anyways i finally made it to the airport and to kuala lumpur by midnight where (sorry mom, dad, i opted to leave this part of my itinerary out) i joined at least sixty other malaysians in the low cost carrier terminal waiting area to (rest? sleep?) wait for my eight am flight. i (lucked out?) and got a three-plastic-chair bench, negotiated my body around the protuding plastic edges and willed a few hours of (sleep?). along with sixty others. at five am, the bathroom shifts started and all of us (refreshed?) went off to check in for flights.

quick note about international check-ins so far: they all took five minutes tops. which means tuesday afternoon, and wednesday morning both, left me with a generous two hours of waiting to board. this just means, along with a bagful of cacao, i plowed through zen and the art of motorcycle maintenance (thanks julian).

three hours later i'm in bangkok and learn that royal nepal airlines (notorious for their debatable interpretation of travel service) has completely cancelled my flight for absolutely no reason except for something they call operation nepal. no mind that thai air and lufthanasa both left successfully earlier that morning. so instead of flying towards the mountains, i wait two hours (of course) for the group tour bus that hauls us across bangkok to some peculiar hotel in the middle of the city, through all its traffic and neon signs and traffic and glossy travel agencies and imitation fashion shopping and traffic. it had a very package-tour-style feel, complete with complimentary hotel room and meals at their trying-to-be-ritzy-restaurant. which, by the way, after sleeping on a plastic bench, i was completely and totally thankful for. last night i dined on the all glass walled restaurant on the 43rd floor, with incredible views of the city, which i finally found somewhat beautiful. that is, viewed from a candlelit table and not inside a tour bus.

this morning i was up at 530am, met the tour bus (completed with bright pink fringy curtains decorating the window tops...who needs those, by the way??) and arrived by 7am for my 1030am flight to (you guessed it) wait to board.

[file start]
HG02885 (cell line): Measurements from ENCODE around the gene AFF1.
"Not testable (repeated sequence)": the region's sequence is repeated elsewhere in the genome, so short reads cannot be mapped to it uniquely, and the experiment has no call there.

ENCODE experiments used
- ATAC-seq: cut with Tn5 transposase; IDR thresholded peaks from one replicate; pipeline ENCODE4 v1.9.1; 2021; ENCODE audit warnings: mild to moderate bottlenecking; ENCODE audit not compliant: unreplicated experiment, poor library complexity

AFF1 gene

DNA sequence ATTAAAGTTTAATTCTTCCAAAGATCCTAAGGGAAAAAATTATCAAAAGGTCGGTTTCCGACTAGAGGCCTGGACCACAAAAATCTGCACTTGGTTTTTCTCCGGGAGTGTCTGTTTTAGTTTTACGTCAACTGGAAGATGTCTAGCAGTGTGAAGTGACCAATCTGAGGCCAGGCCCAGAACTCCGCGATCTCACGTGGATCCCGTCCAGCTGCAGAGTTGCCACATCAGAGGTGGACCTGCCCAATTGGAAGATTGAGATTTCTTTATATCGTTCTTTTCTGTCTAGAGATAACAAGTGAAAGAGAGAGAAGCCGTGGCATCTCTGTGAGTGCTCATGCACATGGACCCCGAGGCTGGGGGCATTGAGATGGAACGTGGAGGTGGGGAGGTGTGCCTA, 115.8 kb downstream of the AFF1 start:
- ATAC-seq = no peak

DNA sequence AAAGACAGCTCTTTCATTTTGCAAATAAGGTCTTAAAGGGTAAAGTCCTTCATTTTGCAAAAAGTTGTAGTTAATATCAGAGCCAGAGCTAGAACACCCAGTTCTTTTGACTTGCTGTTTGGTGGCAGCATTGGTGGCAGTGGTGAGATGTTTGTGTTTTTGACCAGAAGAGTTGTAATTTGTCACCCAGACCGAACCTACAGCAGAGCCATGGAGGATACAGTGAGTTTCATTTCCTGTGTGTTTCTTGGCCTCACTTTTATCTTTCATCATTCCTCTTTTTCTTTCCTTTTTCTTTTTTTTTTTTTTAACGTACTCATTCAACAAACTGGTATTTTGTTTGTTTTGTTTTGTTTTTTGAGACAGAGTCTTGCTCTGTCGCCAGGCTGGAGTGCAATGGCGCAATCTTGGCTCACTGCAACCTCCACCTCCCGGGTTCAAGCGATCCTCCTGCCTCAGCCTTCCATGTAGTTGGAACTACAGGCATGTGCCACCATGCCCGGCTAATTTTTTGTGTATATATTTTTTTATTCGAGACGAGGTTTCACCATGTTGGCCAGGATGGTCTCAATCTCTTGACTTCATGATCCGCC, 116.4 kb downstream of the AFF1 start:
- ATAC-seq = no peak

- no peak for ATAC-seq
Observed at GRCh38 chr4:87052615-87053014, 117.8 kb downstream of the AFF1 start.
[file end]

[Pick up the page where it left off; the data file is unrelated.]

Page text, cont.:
all that said...the flight into kathmandu was absolutely magnificent. never have i been at close to maximum altitude flying and seen mountain tops edge up through cloud cover. incredible.


to my complete and utter delight (again, sorry mom and dad) it is much much much MUCH less westernized than i'd anticipated. my trip to bangkok (and jakarta. and singapore) had me braced for a modern asian city and its imitation trendy shops and mcdonalds and high heels and such. asian city it is, perhaps modern from the kathmandu twenty years ago, but it's beautifully bizarrely unlike any place i have ever been. and i absolutely love it.

...walking out of my guesthouse, down the winding gravelly unpaved streets flanked by precariously towering buildings, past all the signs written in a script i can barely distinguish from curlicues, with stands of fried-something-delicious and beautiful women in gorgeous saris and horses and cows and dirt roads and motorcycles and crisp blue skies and surrounding mountains it is absolutely impossible, no matter how hard i try, to suppress a smile...its unreal and surreal and inspiring and beautiful...and i love it.....

more sometime soon,


Posted by gwolf2328 00:44 Archived in Nepal Comments (1)

In Bali

A brief email to let you all know that my days and nights in tropical Indonesia have come to an end for the moment...I’ve packed up, sorted out the work stuff and leave Ubud on Tuesday night to fly, via Kuala Lumpur and Bangkok, to Kathmandu....finally. It took me a year, but after all this time I will eventually land in Nepal.

Things are hectic and busy and overwhelming at the moment, with all the work and projects I’m wrapping up to hand over, as well as with the realization that I spent the last year in a village in central Bali. It feels like an eternity ago that I arrived on the boat from Java, and it’s odd (and slightly incomprehensible) to think that it was virtually exactly a year ago (September 1, 2005).

So now I’ll be back in travel mode (i.e. Writing mode), and although I haven’t figured out if I’m resurrecting that defunct webblog (did any really EVER read that thing, anyways?), somehow I’ll be forwarding you updates as to which part of the Himalayas I’m lost in.....

Lots of love and blessings from Bali,

Om, om, and all that jazz,


Posted by gwolf2328 00:41 Archived in Indonesia Comments (0)